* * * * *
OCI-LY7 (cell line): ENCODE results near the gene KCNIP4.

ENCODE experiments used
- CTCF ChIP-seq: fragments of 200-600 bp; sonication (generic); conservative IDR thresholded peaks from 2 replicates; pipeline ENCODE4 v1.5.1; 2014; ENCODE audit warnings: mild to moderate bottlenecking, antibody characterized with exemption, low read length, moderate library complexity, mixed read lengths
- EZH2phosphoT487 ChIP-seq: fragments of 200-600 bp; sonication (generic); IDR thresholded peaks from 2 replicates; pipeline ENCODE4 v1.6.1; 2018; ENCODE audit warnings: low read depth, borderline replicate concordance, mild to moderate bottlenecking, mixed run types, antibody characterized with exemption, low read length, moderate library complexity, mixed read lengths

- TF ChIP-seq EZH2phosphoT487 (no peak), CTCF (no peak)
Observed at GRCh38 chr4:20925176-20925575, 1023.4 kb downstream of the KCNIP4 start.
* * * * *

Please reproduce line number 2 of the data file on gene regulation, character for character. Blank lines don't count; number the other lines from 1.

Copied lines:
ENCODE experiments used